[bitcoin-dev] Signaling support for addr relay (revision #1)

Gleb Naumenko naumenko.gs at gmail.com
Wed Oct 23 21:52:49 UTC 2019


### Introduction

I was recently looking into AddrMan and I realized that unlike with blocks (BIP152) and transactions (a node can opt-out via various mechanisms such as blocks-only or block-only-relay), address relay is under-specified.

For example, we had a discussion [1] on whether SPV nodes store/relay IP addresses. While it seems they don’t do it currently in practice, in some cases they should if they want to be secure and reliable.

### Motivation

This change would decouple addr relay considerations from light/full node/block-relay-only.
This would also allow us to easier analyze (in a scientific sense, not in a spying sense) and adjust address relay, which currently seems to have understudied properties and guarantees.
In practice, this may allow more efficient address relay (fewer messages and less time to relay a new address across all nodes) both immediately and potentially long-term.

### Solution

I want to suggest making explicit whether a node promises to participate in address relay by a) forwarding unsolicited messages (I work on a somewhat related issue in this PR [2]) , and, b) responding to GETADDR.

In my opinion, these 2 signals (a and b) should be viewed independently.

Obviously, these signals should not be relied upon and future protocol changes should assume they may represent lies.
However, explicitly opting-out of relay addresses will help to improve non-adversarial address relay.

### Implementation

I see 2 ways to implement this:
- 2 new service bits
- per-link-direction negotiation: e.g., use BIP-155 (a new message sendaddrv2 is discussed here [3] and can be used to signal this)

Both of them can allow decoupling addr relay from node type, but they do have different trade-offs.

#### Service bits

Having service bits makes sense only if nodes are going to make peering decisions based on it. (everything else might be achieved without introducing a service bit). It is not clear to me whether this makes sense in this context.

The fundamental problem with service bits is that they make a uniform “promise” for all connections to a given node. E.g., if node X announces NODE_ADDR_FORWARD, all nodes in the network expect node X to forward addresses. (If the “promise” is not strong, then additional negotiation is required anyway, so service bits do not solve the problem).

It’s worth keeping in mind that all of the honest reachable full nodes nodes DO relay addresses, and we already won’t connect to those nodes which don’t (light clients). Service bits won’t help here because the problem of connecting to non-addr-relaying full nodes does not exist.
Maybe, if we think that a large fraction of reachable nodes might start completely disabling addr relay to all in the future, then it makes sense to have this service bit, to prevent nodes from accidentally connecting to these peers only and not learning addrs.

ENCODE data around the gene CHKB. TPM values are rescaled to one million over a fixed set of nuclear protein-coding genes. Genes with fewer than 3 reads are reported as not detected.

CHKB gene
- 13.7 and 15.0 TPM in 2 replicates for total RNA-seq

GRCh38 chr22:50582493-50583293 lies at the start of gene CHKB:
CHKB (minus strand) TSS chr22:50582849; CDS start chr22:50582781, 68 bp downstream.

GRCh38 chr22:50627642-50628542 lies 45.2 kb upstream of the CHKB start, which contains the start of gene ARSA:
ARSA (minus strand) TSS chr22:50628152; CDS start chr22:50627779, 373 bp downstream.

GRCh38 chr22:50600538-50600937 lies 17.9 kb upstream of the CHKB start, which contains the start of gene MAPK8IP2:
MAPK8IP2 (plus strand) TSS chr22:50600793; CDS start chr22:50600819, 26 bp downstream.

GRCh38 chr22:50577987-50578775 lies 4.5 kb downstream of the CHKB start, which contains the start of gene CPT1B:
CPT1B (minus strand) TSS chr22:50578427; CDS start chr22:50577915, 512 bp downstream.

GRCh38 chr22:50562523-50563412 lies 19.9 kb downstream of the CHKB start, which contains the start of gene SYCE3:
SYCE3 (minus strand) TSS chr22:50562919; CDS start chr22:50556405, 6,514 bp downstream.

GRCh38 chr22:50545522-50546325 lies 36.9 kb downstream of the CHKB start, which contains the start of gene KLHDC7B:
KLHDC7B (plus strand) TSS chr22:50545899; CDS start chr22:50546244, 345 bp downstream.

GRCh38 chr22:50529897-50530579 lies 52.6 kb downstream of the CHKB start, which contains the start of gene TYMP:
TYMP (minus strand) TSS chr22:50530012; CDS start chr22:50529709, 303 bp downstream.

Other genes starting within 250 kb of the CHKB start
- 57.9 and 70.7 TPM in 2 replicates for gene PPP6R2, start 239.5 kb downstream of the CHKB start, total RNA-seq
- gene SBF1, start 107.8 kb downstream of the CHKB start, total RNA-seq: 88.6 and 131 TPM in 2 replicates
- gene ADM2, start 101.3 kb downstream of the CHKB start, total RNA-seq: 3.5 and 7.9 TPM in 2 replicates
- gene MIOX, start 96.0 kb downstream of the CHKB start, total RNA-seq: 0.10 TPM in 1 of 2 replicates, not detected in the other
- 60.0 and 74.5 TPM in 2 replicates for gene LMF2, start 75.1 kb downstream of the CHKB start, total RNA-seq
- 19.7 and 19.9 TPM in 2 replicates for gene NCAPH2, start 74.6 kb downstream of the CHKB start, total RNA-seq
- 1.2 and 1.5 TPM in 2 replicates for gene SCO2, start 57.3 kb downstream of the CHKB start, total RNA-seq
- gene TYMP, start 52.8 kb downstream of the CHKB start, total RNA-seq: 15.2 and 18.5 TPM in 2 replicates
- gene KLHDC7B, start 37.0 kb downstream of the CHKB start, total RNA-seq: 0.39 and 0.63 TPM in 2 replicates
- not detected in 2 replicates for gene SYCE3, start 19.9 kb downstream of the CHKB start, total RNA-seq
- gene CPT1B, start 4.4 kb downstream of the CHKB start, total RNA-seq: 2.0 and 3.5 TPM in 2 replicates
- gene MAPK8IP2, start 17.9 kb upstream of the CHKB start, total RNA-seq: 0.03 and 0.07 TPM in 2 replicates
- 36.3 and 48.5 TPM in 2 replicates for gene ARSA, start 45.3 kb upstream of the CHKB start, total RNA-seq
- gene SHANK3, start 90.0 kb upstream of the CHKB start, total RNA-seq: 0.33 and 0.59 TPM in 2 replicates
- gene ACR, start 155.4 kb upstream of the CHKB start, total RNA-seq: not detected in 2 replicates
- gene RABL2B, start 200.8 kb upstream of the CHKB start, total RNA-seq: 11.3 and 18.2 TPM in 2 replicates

Intuitively, it’s also easier to shoot in the leg with the deployment of service bits (might make it easier for attacker to accumulate connections comparing to the case of victims choosing their peers uniformly at random without considering new service bit).

#### Per-link-direction negotiation

This approach does not have the shortcomings mentioned above.

In addition, I think that having more flexibility (Per-link-direction negotiation) is better for the future of the protocol, where some nodes might want to opt-out of addr relay for a subset of their links.
(A node might want to opt-out from addr relay for particular links due to privacy reasons because addr-relay currently leaks information and maybe we shouldn’t relay transactions through the same links).

And I think this future is much more likely to happen than a future where a significant fraction of reachable nodes disable addr relay to *everyone* and need to announce this to the network. Also, even if needed, this can be done with per-link-direction negotiation too, and handled by the peers accordingly.

Per-link-direction negotiation also allows to decouple the behaviour from inbound/outbound type of connection (currently we do not respond to GETADDR from outbound). This logic seems not fundamental to me, but rather a temporary heuristic to prevent attacks, which might be changed in future.

### Conclusion

I think the solution fundamentally depends on the answer to:
“Do we believe that some of the future security advices for node operators would be to disable address relay to all (or most) of the links”.

If yes, I think we should use service bits.
If no, I think we should use per-link-direction negotiation.

If the answer will change, we can also add a service bit later.

Anyway, according to the current considerations I explained in this email, I’d suggest extending BIP-155 with per-link-direction negotiation, but I’m interested in the opinion of the community.

### References

1. Bitcoin core dev IRC meeting (http://www.erisian.com.au/bitcoin-core-dev/log-2019-10-17.html)
2. p2p: Avoid forwarding ADDR messages to SPV nodes (https://github.com/bitcoin/bitcoin/pull/17194)
3. BIP 155: addrv2 BIP proposal (https://github.com/bitcoin/bips/pull/766)

– gleb
-------------- next part --------------
An HTML attachment was scrubbed...
URL: <http://lists.linuxfoundation.org/pipermail/bitcoin-dev/attachments/20191023/55c63626/attachment.html>

More information about the bitcoin-dev mailing list